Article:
Income tax in Japan is based on a marginal tax rate. This means that you are taxed at a higher rate, the higher your income is.

This is the tax rate based on annual income.

The deductible amount in the table is the amount of relief you get, or in other words, you won't get taxed on that amount. For example, if your taxable income is 4M yen, you get a 427,500 yen relief.

Therefore, only 3,572,500 yen will be in the 20% bracket. Or more specifically, the tax is applied marginally. This means only the portion above each threshold is taxed at that rate. So, for a taxable income of 3,572,500 yen:

• 1,950,000 yen will be taxed at 5%
• 1,350,000 yen will be taxed at 10%
• 77,500 yen will be taxed at 20%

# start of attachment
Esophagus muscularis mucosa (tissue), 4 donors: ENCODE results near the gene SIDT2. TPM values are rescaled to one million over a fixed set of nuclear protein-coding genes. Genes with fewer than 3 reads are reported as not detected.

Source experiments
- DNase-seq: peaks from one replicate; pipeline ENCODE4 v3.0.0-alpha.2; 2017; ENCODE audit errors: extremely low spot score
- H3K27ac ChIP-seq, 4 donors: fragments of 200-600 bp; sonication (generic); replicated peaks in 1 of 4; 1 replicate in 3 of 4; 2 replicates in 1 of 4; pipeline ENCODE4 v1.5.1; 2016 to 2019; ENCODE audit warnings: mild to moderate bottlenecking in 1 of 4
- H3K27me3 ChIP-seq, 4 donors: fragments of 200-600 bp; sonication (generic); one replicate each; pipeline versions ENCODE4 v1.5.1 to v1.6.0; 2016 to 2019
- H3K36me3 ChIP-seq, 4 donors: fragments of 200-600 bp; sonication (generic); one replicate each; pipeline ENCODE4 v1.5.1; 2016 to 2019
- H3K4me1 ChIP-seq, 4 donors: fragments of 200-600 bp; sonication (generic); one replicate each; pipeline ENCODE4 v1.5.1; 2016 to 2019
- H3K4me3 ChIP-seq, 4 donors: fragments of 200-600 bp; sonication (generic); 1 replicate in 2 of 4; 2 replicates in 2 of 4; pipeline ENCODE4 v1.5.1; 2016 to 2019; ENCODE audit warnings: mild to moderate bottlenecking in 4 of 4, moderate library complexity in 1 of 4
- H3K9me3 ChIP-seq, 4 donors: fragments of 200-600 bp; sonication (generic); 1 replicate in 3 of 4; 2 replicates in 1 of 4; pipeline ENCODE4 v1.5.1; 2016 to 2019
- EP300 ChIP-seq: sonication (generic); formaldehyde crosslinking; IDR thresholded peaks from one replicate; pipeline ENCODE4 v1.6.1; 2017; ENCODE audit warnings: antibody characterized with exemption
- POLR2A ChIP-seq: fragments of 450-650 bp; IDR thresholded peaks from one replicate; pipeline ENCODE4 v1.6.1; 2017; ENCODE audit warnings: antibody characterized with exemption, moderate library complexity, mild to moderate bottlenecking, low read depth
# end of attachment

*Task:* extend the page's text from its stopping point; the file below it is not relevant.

For a total of 97500 + 135000 + 15500 = 248000 yen which is about 7% of the original amount, thanks to the marginal aspect of it.

### How to find taxable income in Japan?

To get your taxable income, you can look at your year-end salary slip (給与所得の源泉徴収票), which is the slip that your company's finance will send to you along with your December salary slip.

On it, you will see two values, Income After Deductions (給与所得控除後の金額) and to the right of to it, Total Income Tax Deductions Amount (所得控除の額の合計額)

To get your taxable income to get the income tax percentage, you have to subtract the Total Income Tax Deductions Amount (in blue above) from Income After Deductions (in red above).

For example, if your Income After Deductions is 4,260,000 yen and Total Income Tax Deductions Amount is 1,860,000 yen, then your taxable income is:

4,260,000 – 1,860,000 = 2,400,000 yen which puts you in the 10% tax bracket based on the above table.

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Tagged tax